In the Beira area, Mozambique, almost 800,000 were people affected by Cyclone Idai, which struck the city last March 14. People are seeking shelter and need water, food, and healthcare, and the first signs of diarrhea epidemics are being seen. According to United Nations estimates, there are 74,600 pregnant women who will give birth in the next few months even though the central hospital and network of health facilities are completely unusable.
Giovanni Putoto, Doctors with Africa CUAMM’s programming manager reports from Beira and confirms that it is a situation of serious emergency: “I have been in Beira, Mozambique, for a day, where Cyclone Idai hit. Right now, there are over 40 centers for displaced people in Beira for over 40,000 people. There are another 33 centers in the nearby districts of Dondo and Nhamatanda. These are displaced people who have nothing left. Many of these people are still scattered inland, and we need transportation like helicopters to reach them. Food and water are the most serious, urgent needs. Tensions are running high and warehouses and shops have been looted. The impact of the cyclone on buildings has been devastating. A great many buildings, houses, offices, clinics, schools, churches, warehouses, and apartment buildings have had their roofs torn off. There is an unbelievable race to find minimal shelter. People are helping each other, relying on bonds of kinship and friendship. The health system has been severely compromised. The Beira central hospital, with 800 beds, is serving as a health center, and all surgery and orthopedics work has been stopped. Only Cesarean sections can be performed in an emergency room made into an operating room. We have to move fast! CUAMM is taking action on two fronts. We are providing humanitarian aid, bringing food, water, protection, and shelter to the displaced. We have also started to help provide health services, keeping our doctors in the berçario, the hospital’s neonatal unit, where newborns were urgently transferred from the pediatrics department which has been laid bare to the rain. We are also working on finding HIV patients who must urgently continue their treatment. We’re in a race against time.”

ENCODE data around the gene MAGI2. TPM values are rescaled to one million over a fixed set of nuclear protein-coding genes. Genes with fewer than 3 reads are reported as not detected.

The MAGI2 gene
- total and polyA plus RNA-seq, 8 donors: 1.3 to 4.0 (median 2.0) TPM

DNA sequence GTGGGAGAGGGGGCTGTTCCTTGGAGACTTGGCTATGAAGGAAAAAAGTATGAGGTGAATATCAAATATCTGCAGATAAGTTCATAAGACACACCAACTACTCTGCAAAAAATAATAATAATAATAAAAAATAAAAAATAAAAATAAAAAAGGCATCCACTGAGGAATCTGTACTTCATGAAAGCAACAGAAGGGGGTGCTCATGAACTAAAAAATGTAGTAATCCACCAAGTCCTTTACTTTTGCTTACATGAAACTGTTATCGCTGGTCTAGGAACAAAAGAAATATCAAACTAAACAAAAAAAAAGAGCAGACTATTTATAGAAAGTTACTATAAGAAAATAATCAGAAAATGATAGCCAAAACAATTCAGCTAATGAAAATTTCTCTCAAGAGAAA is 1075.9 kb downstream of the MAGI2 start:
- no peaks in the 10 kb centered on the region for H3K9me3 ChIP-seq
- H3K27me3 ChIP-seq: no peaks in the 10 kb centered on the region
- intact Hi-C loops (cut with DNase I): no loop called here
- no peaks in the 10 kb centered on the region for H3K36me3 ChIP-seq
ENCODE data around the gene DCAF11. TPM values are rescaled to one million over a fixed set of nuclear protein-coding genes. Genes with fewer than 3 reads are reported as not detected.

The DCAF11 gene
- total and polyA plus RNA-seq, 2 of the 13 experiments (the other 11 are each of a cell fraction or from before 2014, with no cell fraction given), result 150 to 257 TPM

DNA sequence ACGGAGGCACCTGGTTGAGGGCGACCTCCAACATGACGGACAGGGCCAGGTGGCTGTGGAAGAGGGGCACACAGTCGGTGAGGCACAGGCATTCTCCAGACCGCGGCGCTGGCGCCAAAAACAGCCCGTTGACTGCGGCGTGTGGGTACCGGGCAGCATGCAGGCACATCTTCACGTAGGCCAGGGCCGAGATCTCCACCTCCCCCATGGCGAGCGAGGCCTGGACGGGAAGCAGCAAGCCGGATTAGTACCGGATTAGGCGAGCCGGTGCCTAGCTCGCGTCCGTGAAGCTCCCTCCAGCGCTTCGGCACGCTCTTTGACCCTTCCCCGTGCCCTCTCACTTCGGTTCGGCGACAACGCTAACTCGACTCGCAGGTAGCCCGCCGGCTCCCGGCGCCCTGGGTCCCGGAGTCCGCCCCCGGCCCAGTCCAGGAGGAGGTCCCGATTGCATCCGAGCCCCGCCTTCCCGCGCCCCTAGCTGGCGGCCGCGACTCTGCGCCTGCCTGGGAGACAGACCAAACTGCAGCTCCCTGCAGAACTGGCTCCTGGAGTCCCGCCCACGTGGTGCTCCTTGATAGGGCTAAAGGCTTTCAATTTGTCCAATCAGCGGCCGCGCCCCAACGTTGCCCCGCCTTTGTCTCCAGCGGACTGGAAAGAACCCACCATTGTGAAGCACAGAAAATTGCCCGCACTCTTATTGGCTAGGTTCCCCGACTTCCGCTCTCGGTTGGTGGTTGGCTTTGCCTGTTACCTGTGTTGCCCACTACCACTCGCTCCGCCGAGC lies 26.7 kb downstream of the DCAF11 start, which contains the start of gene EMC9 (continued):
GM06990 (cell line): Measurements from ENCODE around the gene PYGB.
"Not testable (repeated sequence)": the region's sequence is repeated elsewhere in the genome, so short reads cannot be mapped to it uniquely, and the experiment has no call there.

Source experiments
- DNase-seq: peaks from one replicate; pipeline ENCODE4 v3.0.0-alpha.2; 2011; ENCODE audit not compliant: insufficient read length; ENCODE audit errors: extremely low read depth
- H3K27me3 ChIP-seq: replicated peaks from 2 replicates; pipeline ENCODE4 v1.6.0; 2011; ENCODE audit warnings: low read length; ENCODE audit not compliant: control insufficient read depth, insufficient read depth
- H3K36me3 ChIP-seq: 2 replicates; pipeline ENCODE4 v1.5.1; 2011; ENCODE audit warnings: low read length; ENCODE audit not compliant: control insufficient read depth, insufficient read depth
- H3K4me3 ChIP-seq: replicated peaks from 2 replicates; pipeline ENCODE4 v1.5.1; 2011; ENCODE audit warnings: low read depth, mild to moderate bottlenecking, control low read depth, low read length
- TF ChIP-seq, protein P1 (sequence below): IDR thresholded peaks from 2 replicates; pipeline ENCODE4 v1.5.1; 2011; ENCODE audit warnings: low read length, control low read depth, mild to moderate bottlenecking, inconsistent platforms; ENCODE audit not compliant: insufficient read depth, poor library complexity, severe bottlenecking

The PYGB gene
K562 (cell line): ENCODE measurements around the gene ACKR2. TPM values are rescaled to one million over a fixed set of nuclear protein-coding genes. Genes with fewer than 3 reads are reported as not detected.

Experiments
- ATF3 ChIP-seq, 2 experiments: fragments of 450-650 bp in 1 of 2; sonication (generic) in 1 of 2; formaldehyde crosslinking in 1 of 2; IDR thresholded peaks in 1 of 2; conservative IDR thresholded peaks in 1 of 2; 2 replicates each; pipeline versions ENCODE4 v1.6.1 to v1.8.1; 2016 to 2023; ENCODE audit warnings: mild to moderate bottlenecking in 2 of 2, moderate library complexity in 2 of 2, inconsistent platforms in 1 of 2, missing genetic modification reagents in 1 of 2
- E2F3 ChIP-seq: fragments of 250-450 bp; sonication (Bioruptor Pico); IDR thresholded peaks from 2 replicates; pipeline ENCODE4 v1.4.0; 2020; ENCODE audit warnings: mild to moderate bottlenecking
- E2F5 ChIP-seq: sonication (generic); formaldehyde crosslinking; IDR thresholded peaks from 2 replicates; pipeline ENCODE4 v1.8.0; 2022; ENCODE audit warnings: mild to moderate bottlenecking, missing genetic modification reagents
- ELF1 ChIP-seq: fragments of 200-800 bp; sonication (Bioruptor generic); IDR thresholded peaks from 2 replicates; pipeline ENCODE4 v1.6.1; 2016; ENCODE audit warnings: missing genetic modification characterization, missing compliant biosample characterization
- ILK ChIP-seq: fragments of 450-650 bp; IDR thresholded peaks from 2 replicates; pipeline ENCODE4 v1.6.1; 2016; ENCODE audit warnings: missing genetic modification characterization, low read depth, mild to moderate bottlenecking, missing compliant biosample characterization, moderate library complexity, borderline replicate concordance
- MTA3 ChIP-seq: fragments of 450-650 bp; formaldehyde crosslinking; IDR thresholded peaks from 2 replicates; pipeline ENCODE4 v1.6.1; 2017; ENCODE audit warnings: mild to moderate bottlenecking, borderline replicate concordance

To date, 447 deaths have been confirmed in Mozambique alone, but the number is expected to grow past a thousand. There is still a high risk of epidemics, such as cholera, endemic in the area of Beira, which could easily spread in the flooded territories.